How brain damage affects memory processing

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How brain damage affects memory processing. Refers to the learning outcome : Explain how biological factors may affect one cognitive process. What is amnesia ?. Memory loss ( inability to learn new information or retrieve information) Two types - PowerPoint PPT Presentation


Clive Wearing how brain damage affects memory processing

How brain damage affects memory processingRefers to the learning outcome: Explain how biological factors may affect one cognitive processWhat is amnesia?Memory loss (inability to learn new information or retrieve information)Two typesI.Retrograde Memory loss of events BEFORE brain damageII. AnterogradeMemory loss of events AFTER brain damage


Famous case: Clive WearingSuffers both anterograde and retrogradeMRI scan shows damage to the hippocampus and some of the frontal regionsEpisodic memory and some semantic memory are lost cannot put new information in long term memoryImplicit memory and emotional memory still intactMemory span: few seconds

How Clive Wearing percieves itNot able to remember anything for more than a blinkKept a journalI am awake This time finally awakeI was fully conscious at 10.35p.mForever today Deborah 2005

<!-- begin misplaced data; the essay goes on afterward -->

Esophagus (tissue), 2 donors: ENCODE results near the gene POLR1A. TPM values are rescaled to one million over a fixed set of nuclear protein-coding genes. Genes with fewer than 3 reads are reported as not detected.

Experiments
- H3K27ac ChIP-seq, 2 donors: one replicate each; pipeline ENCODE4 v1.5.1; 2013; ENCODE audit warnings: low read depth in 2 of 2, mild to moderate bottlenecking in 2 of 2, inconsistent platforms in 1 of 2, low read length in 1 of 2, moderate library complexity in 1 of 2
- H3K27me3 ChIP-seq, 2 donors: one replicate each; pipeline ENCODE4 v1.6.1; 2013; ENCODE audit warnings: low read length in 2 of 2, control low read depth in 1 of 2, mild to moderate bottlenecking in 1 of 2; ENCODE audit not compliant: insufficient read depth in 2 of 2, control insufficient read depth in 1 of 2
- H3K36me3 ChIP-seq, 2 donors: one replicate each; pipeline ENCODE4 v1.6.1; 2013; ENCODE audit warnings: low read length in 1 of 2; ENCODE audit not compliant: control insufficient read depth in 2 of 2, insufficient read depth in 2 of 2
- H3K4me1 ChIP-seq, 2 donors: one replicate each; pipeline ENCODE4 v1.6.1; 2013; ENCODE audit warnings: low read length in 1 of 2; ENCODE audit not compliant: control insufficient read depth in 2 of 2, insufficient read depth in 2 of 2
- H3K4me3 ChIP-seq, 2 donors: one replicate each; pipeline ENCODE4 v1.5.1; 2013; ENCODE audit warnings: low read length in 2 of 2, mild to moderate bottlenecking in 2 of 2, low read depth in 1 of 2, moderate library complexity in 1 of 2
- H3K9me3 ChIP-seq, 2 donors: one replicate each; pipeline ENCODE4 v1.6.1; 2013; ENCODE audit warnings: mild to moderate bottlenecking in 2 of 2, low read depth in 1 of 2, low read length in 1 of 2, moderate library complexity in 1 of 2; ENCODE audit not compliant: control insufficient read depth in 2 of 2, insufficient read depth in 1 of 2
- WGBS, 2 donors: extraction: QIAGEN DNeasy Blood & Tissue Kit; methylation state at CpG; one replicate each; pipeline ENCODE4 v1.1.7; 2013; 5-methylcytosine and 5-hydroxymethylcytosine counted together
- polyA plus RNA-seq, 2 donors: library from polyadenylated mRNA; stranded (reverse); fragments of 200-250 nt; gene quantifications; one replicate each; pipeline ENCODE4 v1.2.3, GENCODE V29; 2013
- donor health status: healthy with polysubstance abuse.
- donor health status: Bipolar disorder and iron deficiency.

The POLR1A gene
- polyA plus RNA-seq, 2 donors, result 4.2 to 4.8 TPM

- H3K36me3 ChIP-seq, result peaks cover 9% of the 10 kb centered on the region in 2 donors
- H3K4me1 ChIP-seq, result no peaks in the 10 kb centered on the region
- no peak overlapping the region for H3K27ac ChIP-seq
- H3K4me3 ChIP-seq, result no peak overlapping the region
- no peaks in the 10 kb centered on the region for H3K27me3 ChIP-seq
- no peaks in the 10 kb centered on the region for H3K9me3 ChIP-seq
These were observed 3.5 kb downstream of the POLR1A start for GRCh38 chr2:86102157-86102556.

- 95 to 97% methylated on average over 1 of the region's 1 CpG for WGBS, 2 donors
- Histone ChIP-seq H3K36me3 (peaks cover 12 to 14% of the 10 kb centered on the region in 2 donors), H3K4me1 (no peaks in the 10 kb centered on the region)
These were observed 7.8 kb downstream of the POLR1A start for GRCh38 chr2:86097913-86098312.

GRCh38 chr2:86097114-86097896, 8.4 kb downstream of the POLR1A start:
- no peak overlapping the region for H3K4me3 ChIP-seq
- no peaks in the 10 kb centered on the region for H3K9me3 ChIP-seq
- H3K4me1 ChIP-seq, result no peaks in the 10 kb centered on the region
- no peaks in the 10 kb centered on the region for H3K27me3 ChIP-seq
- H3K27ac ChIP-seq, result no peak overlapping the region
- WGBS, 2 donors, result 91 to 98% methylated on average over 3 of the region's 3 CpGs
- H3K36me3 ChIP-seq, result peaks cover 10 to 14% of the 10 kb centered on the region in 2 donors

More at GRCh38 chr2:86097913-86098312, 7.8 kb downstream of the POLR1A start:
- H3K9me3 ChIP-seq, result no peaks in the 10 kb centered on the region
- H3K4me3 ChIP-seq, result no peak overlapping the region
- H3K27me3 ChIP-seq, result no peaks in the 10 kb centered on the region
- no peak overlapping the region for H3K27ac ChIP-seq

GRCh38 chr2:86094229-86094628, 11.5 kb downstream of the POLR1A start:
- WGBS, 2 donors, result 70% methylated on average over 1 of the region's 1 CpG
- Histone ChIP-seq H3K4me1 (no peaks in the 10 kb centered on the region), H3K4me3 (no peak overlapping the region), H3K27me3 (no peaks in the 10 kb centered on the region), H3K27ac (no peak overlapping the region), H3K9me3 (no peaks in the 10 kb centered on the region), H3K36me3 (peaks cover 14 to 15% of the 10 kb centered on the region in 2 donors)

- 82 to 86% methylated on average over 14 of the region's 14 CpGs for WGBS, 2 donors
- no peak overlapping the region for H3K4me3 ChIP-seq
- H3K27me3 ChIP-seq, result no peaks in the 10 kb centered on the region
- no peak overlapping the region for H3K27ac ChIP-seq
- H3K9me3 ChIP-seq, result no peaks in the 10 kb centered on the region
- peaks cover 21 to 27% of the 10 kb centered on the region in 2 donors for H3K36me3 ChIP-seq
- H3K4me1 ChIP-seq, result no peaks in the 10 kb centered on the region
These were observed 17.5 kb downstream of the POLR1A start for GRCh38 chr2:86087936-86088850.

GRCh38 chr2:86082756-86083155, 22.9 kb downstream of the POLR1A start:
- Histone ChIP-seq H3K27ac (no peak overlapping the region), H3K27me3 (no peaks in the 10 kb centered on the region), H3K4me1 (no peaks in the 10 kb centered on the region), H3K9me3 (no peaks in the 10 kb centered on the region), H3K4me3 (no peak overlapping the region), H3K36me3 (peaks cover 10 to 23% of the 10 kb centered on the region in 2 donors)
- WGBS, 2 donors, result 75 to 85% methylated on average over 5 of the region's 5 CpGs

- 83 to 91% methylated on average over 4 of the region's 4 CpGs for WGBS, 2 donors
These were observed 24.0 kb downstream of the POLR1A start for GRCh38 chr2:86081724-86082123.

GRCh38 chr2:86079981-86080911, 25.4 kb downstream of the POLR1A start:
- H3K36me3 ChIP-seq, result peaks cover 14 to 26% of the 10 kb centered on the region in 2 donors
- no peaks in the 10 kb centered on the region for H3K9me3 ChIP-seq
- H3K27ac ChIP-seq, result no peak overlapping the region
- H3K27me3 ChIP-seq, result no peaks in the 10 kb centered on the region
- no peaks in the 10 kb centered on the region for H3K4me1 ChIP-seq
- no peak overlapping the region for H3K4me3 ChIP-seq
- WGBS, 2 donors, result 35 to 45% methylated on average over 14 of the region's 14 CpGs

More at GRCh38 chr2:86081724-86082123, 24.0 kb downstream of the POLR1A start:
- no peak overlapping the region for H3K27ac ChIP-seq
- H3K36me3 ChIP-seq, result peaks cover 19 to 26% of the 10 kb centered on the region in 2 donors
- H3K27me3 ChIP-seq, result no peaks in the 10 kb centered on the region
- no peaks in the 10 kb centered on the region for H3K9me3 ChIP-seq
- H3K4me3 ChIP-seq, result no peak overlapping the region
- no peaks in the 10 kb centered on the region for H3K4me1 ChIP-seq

How it happened?In March 1985In his forties Brain Infection (Herpes encephalitis)Injured hippocampusHippocampus - center for long term memoryPerception was unimpaired but he could almost not remember anythingThe most devastating case of amnesia ever recorded


Case study: HManterograde amnesiaFirst studied by Milner & Scoville 1957Head injury when he was 9Epileptic seizuresNo drug treatment surgey 27 years oldRemoved tissue from the temporal lobe, including hippocampus, the amygdalaH.M.'s Brain and the History of Memory by Brian Newhouse:

HM after the surgery

Cured his seizures, gave him amnesia (anterogade)Able to: Carry on a conversationNot able to: Recognize people and also rereads magazines.Can remember if rehearsed

Answer ethics in research on p. 79 and understanding research

SummaryYou can use Clive and H.M as support (how biological factors may affect one cognitive process: brain damage on memory)H.M and Clive W can also be used as support for the multi-store model of memory (since they show that our memory consists of different memory systems)Both can be used as support in LO about ethical considerations

Since you need two biological factors: you can use the study by Martinez and Kesner (1991) Ach in memory formation

You can also (great isnt it?) use H.M and Clive for the LO in the cognitive level of analysis: Examine one interaction between cognition and physiology in terms of behaviour